Preview 'Strange Frame; Love And Sax' (1st Lesbian Science Fiction Rock 'n Roll Animated Film)

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by Tambay A. Obenson
July 3, 2012 8:36 PM
10 Comments
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This looks trippy.

But read on and take a look at the trailer and tell me what you make of this work of adult animation (courtesy of our friends at Twitch) titled Strange Frame: Love And Sax.

The story goes...

In the distant future, humanity have abandoned the polluted Earth and colonized the moons of Jupiter. This has created an underclass of indentured slaves, as well as genetic mutations both for business and pleasure. In a street riot, middle-class-girl and sax-player Parker meets Naia, escaped slave and musician. The two quickly fall in love and form a band. Naia is spotted by a typically yet deliciously evil music producer, who spirits her away from Parker. Parker, in desperation of love, hooks up with space pirates Philo and Reesa to win back her lady.

Directed by GB Hajim, the film is billed as "the first Lesbian science fiction rock 'n roll animated film." Sure enough, I googled "first Lesbian science fiction rock 'n roll animated film," and guess what I found? :)

According to the project's Facebook page, it made its World Premiere on May 3, 2012, at the London SciFi & Fantastical Film Festival, with upcoming screenings planned for venues in Atlanta on August 31st and in LA on September 15th

Providing voices for the characters are Claudia Black, Tara Strong, Ron Glass, Cree Summer, Tim Curry, Alan Tudyk, Michael Dorn, Claudia Christian and George Takei.

Twitch saw it at the festival in London, and reviewed it, calling it "a gorgeous and engrossing tale of the power of love and music," as well as "dense in form and content," and finally, "an embarrassment of riches."

The film's Facebook page has tons of images to look at, so you're encouraged to go THERE and check them out. You'll also find more info on its official website HERE.

But first, here's the new dreamscape trailer which was just released yesterday:

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10 Comments

  • Tonton Michel | July 6, 2012 3:53 PMReply

    I like the effort and the story.

  • Dr. Boogie | July 5, 2012 11:27 AMReply

    Hold up, wait a minute....Soooooo Cree Summer is not one of the lead voices!?!?!?! SHHHHHHHHHHHHHHHHAAAAAAAAAAAAAAAAAAADDDDDDDDDDDDDEEEE!!!!! Seriously?!

  • GBH | July 5, 2012 9:19 PM

    Cree Summer does play one of the lead voices.

  • BluTopaz | July 4, 2012 9:34 AMReply

    It's a toss up to decide which is worse-the artwork, animation, or the music?

  • BBJ | July 4, 2012 5:54 AMReply

    Yuck. No homophobia this just looks creepy and gross. The music went "inside" her? GTFOH!

  • Z | July 4, 2012 12:02 AMReply

    Re. black actresses -- if this was a joint US/UK production (as appears), it may be that one of the leads had to be English... and there are even fewer women of color in the entertainment industry there than here, despicably.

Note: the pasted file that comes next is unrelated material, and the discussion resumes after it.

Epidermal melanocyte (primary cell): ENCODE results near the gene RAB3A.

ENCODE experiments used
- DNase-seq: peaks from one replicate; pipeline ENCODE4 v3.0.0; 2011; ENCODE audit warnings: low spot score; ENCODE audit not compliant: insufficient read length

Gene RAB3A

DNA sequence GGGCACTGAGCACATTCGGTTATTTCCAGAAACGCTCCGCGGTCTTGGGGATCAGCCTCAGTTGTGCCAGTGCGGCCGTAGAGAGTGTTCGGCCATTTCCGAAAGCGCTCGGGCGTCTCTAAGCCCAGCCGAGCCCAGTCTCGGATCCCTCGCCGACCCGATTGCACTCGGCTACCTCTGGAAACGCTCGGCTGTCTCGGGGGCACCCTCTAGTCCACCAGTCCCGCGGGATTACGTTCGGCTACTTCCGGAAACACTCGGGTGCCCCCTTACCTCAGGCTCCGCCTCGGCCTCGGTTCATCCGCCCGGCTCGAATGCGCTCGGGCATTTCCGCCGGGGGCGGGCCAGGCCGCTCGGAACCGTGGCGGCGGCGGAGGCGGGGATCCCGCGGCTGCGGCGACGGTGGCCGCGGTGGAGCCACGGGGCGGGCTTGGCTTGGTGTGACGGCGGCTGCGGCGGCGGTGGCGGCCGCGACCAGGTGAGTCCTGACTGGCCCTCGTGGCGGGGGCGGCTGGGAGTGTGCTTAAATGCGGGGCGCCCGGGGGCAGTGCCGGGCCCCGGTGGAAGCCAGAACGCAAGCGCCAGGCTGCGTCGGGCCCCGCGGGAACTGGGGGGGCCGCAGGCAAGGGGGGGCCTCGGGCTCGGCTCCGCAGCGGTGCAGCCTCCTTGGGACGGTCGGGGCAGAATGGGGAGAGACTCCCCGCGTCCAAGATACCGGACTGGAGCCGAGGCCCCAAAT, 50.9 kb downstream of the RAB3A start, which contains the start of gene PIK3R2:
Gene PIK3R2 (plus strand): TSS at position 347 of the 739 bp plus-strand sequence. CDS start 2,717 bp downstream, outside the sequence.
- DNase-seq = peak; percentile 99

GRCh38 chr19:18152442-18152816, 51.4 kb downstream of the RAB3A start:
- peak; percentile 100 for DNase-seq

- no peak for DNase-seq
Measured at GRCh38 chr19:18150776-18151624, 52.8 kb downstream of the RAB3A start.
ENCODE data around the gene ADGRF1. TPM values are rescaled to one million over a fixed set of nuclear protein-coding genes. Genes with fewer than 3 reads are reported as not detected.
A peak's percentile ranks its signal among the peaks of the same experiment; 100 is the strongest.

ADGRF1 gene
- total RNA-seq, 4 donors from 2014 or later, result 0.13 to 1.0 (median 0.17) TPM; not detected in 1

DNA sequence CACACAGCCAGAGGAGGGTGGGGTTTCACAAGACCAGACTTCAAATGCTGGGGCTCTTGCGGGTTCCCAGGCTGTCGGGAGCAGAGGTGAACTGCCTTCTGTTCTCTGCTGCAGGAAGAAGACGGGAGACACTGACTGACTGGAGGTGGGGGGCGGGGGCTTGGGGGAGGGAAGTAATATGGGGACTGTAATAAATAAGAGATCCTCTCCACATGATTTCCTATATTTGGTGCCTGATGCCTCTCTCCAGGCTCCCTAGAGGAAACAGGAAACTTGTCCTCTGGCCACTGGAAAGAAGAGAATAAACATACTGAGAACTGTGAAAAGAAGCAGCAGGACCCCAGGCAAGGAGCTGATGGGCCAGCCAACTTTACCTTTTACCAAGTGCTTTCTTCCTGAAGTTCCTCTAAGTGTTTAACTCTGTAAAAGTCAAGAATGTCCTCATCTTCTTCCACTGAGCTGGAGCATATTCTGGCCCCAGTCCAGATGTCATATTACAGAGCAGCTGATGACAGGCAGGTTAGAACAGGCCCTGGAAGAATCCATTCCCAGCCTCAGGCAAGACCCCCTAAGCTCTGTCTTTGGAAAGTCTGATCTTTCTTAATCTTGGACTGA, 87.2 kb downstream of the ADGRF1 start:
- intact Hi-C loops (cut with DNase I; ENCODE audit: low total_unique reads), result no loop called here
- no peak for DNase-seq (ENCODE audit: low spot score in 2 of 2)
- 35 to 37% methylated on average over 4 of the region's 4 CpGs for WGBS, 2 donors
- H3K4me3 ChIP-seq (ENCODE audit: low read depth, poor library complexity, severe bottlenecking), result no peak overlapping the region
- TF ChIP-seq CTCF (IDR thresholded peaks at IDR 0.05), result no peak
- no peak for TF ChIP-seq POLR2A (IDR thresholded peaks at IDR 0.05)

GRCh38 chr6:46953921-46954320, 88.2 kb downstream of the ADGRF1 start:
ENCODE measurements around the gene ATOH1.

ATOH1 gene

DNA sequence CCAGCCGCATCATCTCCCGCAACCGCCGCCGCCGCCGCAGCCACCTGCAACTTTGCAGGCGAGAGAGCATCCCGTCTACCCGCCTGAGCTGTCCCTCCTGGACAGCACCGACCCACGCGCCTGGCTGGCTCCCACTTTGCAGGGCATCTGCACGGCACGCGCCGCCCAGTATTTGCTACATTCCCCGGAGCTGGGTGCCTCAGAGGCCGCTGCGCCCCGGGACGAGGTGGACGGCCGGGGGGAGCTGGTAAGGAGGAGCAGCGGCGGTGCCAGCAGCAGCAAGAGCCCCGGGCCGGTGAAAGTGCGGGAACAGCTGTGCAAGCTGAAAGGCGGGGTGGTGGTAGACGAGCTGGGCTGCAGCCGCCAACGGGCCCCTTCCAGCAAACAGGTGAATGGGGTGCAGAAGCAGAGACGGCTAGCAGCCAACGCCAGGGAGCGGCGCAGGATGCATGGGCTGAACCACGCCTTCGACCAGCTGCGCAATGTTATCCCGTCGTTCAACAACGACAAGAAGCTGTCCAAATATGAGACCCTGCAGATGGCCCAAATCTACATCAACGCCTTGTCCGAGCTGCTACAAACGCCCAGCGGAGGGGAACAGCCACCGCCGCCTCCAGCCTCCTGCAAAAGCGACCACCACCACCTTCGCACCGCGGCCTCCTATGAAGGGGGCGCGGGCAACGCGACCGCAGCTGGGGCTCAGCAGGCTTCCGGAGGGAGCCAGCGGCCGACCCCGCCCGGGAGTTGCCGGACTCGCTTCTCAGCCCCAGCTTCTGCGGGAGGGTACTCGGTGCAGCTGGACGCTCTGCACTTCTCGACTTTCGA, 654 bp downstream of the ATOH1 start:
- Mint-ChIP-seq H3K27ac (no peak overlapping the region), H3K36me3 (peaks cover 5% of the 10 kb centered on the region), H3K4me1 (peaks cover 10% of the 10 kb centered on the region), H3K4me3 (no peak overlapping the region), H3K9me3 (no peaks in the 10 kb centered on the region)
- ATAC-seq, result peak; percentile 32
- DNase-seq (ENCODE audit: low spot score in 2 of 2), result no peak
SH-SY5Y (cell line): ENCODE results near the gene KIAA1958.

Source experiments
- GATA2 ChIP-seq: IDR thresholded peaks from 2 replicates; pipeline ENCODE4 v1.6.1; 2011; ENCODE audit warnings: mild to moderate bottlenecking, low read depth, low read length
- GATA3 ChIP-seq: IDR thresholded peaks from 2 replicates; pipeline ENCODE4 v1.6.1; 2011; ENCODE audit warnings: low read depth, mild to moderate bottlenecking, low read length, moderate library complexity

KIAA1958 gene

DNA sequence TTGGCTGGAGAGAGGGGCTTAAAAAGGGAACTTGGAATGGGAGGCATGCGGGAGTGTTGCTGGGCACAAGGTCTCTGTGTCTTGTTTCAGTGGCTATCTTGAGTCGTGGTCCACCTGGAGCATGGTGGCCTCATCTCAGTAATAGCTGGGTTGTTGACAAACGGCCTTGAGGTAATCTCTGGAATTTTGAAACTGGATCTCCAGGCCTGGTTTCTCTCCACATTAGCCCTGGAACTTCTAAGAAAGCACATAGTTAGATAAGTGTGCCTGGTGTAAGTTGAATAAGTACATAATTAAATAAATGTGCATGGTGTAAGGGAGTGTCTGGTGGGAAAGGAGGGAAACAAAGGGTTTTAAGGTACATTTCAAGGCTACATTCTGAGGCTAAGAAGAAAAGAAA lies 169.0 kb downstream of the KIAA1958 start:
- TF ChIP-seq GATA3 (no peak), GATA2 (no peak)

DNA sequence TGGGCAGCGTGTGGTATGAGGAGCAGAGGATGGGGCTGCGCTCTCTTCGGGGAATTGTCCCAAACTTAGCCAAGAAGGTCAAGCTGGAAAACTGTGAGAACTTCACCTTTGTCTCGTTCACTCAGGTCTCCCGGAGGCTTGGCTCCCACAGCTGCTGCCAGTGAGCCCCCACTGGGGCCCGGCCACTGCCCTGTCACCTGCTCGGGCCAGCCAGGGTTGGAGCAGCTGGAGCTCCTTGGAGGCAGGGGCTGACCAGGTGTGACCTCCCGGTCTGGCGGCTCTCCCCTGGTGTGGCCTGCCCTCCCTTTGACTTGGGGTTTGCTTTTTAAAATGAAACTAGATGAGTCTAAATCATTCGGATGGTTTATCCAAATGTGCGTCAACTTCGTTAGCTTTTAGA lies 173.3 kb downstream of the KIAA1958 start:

I agree it's disappointing, though.

  • Seshet | July 3, 2012 9:10 PMReply

    Two white women play the title characters in this film; Claudia Black plays Parker and Tara Strong plays Naia. Looks like an interesting film for sure. Just wish the black women were played by...black women. Too much to ask?

  • jmoore | July 6, 2012 1:58 AM

    How can this be so much about black women should lead by black women???? Come on, stop using black or white terminology! Pretty sure they would choose black if they have the option. How come nobody complains if the white roles are being led by blacks?
    Hooray for the combined efforts of young animators of Hawaii, Gb and Shelley! I can't wait!

  • GBH | July 5, 2012 11:10 PM

    We approached many, many African American actresses for the leads. Only Zoe Kravitz and Amber Benson were interested. Amberʻs contractual obligations with Fox prevented her from getting involved within our time table and Zoe was locked up in the production of X-Men for months on end. Both Shelley and I are stoked with the awesome voices we got on our tiny budget. Note: We set this far into the future when everyone is hapa as they say here. And this was not some US/UK production, it was animated by local youth here in Hawaii.

  • Seshet | July 3, 2012 9:35 PM

    Read the bios in the links below. After reading them, I'm even more bummed about them not choosing black voice actresses. Judging by his cultural explorations and her overall life experience as a black woman, what would make them not choose black actresses or even hawaiian actresses (since hajim is greatly influenced by hawaiian culture and the summary of the film never states the race of the characters, though it's clear they're definitely not white by the visuals). Maybe I should give them the benefit of the doubt. Maybe there were no black/hawaiian actresses willing to do the project ... doubtful?

    Writer/Director link: http://strangeframe.com/behind-the-scenes/directorproducerco-writer/

    Writer/Co-Creator link: http://strangeframe.com/behind-the-scenes/co-creator-writer-music-production/

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